Colombia’s natural medicine cabinet: A fist full of Caléndula


Marigold mostly grows in Colombia’s central Andes mountains and harvested on small arable plots along with chamomile, thyme, mint, basil and wild flowers. In the southwestern department of Valle del Cauca, production is industrialized with calendula officinalis cultivated for pharmaceutical companies as an ingredient in dermatological creams, insect bite lotions and mouthwash.

Step into any market and caléndula can be identified by its bright orange petals, velvety leaves and coarse stems. They are usually sold by how much the clients wants, starting approximately with a dozen for Mil pesos (US$0.30). So, you walk away with a generous newspaper bundle of flowers. Unless you’re a forager chef or experienced homeopath, the majority of us don’t really know what do with a fist full of caléndula. They look pretty in the kitchen, but not much else. Then, the unexpected happens, a mouth sore, gum inflammation or toothache caused by an abscess.

While locating a dentist for expert intervention is always recommended, there are times when caléndula comes to the rescue as I learned with a tooth emergency during the strict coronavirus lockdown. After dodging police checkpoints to reach my oral hygienist at the other extreme of the city, the only remedy for irritated gum pain was a time-tested remedy: a hot cup of caléndula. Fortunately, for me, they sold small bunches of “Mary’s Gold” at my local supermarket, but 10 times the price I pay for a stash in Mercado 7 de Agosto. But given a slate of mobility restrictions, I crave resolution.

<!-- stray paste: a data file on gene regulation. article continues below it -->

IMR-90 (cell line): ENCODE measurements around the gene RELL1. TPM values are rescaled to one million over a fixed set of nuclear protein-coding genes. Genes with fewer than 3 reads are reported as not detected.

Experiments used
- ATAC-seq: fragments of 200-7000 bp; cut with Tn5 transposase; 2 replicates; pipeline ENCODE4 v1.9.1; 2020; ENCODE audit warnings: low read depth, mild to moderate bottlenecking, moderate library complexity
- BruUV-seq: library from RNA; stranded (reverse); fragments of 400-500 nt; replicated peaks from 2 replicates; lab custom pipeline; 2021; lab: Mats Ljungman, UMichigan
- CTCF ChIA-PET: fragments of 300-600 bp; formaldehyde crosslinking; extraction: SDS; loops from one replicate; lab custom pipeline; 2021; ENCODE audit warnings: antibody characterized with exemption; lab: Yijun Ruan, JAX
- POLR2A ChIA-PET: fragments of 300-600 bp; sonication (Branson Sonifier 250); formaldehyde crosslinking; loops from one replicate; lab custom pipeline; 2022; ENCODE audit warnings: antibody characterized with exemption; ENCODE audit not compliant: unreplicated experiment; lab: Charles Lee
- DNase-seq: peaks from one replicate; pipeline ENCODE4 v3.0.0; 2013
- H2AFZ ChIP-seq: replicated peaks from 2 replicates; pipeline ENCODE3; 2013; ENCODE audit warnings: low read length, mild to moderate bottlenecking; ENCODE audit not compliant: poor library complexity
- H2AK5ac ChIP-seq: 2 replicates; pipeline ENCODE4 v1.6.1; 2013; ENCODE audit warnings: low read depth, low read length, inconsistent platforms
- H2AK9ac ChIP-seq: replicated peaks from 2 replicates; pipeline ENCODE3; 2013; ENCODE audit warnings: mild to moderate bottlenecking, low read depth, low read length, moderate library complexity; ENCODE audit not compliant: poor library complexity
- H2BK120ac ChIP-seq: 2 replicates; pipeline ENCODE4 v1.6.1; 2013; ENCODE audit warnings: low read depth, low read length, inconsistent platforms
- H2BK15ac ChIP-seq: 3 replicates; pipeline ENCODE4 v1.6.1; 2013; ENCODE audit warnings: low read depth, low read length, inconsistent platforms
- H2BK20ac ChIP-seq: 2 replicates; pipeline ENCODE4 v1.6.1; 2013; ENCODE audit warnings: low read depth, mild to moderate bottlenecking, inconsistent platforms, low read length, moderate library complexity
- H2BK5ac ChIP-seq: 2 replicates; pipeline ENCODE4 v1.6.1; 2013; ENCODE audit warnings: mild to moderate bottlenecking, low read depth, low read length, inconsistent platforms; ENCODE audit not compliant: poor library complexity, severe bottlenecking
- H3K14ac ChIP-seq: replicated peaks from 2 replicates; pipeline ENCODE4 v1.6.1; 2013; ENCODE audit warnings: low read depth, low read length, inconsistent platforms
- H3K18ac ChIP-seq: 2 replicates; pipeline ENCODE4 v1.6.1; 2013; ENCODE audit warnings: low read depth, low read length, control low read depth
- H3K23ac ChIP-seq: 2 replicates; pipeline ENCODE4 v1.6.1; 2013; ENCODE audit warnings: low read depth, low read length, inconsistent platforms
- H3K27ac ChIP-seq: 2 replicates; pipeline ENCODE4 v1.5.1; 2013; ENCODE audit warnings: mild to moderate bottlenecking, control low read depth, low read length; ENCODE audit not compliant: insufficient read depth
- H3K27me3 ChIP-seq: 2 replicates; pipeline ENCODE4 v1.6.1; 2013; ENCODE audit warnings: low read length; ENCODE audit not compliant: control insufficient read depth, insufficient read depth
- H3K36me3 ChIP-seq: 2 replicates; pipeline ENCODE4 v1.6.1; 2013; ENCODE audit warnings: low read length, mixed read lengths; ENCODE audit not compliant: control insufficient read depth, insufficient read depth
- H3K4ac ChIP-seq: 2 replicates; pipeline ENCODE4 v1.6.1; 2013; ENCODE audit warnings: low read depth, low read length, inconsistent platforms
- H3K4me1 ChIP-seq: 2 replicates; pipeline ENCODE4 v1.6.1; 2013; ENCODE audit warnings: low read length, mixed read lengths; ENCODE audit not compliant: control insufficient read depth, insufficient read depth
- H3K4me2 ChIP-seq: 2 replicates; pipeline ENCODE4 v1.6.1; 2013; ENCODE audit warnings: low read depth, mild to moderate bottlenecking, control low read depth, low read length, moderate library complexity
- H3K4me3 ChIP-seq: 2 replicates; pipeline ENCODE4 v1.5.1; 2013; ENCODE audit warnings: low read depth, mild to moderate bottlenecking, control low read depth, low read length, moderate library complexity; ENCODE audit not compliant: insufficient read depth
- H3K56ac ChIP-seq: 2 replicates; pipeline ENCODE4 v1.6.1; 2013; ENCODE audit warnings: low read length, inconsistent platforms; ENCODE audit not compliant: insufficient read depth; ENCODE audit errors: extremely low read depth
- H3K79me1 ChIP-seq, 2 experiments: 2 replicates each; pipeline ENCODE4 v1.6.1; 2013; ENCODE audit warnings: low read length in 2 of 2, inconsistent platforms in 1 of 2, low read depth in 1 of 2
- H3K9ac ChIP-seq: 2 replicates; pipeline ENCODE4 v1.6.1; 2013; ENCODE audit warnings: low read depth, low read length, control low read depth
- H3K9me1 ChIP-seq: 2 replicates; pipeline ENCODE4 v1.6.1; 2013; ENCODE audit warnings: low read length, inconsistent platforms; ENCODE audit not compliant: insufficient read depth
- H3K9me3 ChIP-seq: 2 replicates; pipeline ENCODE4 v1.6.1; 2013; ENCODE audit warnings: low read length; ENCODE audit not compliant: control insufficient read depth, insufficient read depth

The doctor ordered a straightforward recipe: pluck some flower buds and petals and place them in boiling water. Once the water is warm enough to drink, rinse your mouth thoroughly with the infusion, as many times a day until swelling subsides. As caléndula is an edible flower – used widely in the 17th Century as a garnish for wild game – Bogotá restaurateurs use petals in salads and substitute for Spanish saffron. Among many medicinal properties of this flower-turned-condiment is helping the body fight intestinal parasites (especially useful in the tropics), containing nosebleeds, treating varicose veins, hemorrhoids, gastric ulcers, menstrual pain and amenorrhea (absence of menstruation). In Colombia’s natural medicine cabinet, caléndula ranks second after the artichoke in numbers of heath/sanitary registrations.

Taking easily to dry soils and thriving in temperate climates, wild marigold has been used ceremoniously since Roman and Greek times. From garlands and crowns in weddings, the flower’s natural oils are still used, to this day, in cosmetics and perfumes. On the Day of the Dead (November 1) in Mexico and across Central America, the flower decorates home altars. And India, everything from Tuk Tuks, to elephants, car dashboards and entrances to temples. The ancient Britons and Celts believed the healing plant made fairies visible. I’ll take their word on that.


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